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Entrepreneurs
Business Observer Friday, Jul. 31, 2015 6 years ago

'Everything's Possible'

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Hands-on meets high-tech at a startup that created a unique kids building kit. The next goal: big-time sales and chain stores.
by: Beth Luberecki Contributing Writer

Starting a business isn't easy. Especially when you're in a new country where everything — the language, terminology, measurements — isn't what you're used to.

“All is different,” says Andreas Boll. “To bring our first package to the post office took us a day, because we didn't know how it works. But the United States is the country where everything is possible.”

Boll and his wife, Marianne Boll, first came to Sarasota on sabbatical from their jobs as educators in their native Switzerland, where they founded and managed a small private international school. Like many others before them, they fell in love with the area and decided to move to Sarasota permanently.

After shaking up their personal lives, they wanted to try something different professionally as well. So the parents of two explored the world of 3-D printing. They combined this new passion with their education experience to form a company they call Ingocraft. The name encourages people to “Invent Good” with their own hands.

The centerpiece of the business is a kids' building kit that functions like traditional construction materials and can be assembled with or without the use of hand tools. The Bolls came up with the idea after their son got a plastic play tool set from his grandmother. “He immediately started to play with it and tried to screw something, tried to hammer,” says Andreas Boll. “But he couldn't do real stuff with it.”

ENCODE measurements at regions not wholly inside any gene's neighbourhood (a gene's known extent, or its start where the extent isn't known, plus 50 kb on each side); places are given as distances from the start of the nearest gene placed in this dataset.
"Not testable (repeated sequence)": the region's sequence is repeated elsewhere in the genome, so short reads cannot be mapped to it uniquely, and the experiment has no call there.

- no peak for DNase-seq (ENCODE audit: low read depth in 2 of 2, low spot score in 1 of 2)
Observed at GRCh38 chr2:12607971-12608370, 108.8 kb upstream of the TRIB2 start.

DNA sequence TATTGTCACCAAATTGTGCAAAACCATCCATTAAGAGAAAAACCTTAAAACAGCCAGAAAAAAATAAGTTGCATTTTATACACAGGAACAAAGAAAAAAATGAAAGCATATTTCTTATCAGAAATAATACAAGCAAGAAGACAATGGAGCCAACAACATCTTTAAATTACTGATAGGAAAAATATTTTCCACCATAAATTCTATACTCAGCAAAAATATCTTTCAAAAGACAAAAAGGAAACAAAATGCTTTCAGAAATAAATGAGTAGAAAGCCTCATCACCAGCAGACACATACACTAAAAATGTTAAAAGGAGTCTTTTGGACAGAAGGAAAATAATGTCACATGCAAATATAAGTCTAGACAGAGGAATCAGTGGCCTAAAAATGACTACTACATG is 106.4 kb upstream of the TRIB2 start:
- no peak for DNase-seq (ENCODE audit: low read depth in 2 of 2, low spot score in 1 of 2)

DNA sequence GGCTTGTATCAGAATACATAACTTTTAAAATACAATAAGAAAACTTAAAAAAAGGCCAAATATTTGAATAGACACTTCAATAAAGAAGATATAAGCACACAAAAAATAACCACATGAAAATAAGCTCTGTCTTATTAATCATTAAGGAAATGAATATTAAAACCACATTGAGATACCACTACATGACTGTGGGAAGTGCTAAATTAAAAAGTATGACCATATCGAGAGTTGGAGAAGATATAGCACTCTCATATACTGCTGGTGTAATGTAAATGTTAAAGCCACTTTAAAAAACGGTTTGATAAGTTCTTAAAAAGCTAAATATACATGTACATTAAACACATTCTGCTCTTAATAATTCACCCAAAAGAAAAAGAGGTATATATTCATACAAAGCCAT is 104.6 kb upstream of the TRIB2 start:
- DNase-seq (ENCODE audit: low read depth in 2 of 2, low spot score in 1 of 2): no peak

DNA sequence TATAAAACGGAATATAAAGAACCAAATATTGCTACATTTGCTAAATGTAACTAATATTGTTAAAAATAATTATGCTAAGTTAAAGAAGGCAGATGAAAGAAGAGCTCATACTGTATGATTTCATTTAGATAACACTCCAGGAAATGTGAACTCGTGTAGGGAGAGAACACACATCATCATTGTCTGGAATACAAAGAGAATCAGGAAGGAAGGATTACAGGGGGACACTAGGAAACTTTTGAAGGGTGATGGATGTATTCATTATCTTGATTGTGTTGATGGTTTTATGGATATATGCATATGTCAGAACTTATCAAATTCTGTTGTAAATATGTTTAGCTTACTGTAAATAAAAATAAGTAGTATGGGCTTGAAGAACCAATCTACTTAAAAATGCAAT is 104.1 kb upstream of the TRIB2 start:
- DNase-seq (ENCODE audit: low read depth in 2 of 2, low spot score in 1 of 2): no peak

Kids can use the Ingocraft kit to build everything from doll furniture to vehicles. To bridge the real world and the digital realm, there's also an Ingocraft app, available for iOS operating systems, where users can learn about 3-D modeling by constructing with virtual building pieces.

For those who want to take things further, the kit's components can be 3-D-printed at home. Users can expand the original kit or even experiment with creating their own parts. “The next skill our young people will need is how to deal with 3-D files,” says Andreas Boll. “We would love to teach kids how to do it in a fun way.”

To assess interest in the idea, the Bolls took it to crowdfunding site Kickstarter in November, with a goal of raising $15,000. In 22 days, they'd surpassed that mark, raising $16,899 from 229 backers.

“Kickstarter encouraged us to go forward,” says Marianne Boll. “We said if we reach this goal, we go ahead; if we don't reach it, then we stop the whole project.”

Since then, the couple has been working on bringing the Ingocraft kit to market. They've sold about 500 kits, at $57 each, through their website. And they recently signed a deal to sell kits on a popular gift site, thegrommet.com. The Grommet asked for an initial order of 500 kits, which have been hand-packed by the Bolls, ready for shipment.

Other than the Kickstarter funds, the Bolls have relied on their own money to create and run the business. (They declined to say how much they've invested to date.) They'd be interested in partnering with investors for help in marketing and getting into chain stores; Andreas Boll says his dream is to sell 20,000 sets a year.

While struggling with idioms and thinking in inches rather than centimeters hasn't been easy, the Bolls know they probably wouldn't have taken such a risk back in Europe. “When I was in Switzerland, if I had an idea like this all my colleagues and friends would say, 'Are you sure you want to do that? That's so complicated,'” says Marianne Boll. “And here everyone said, 'Oh, that's a cool idea. Just try to do it.' That was very encouraging.”

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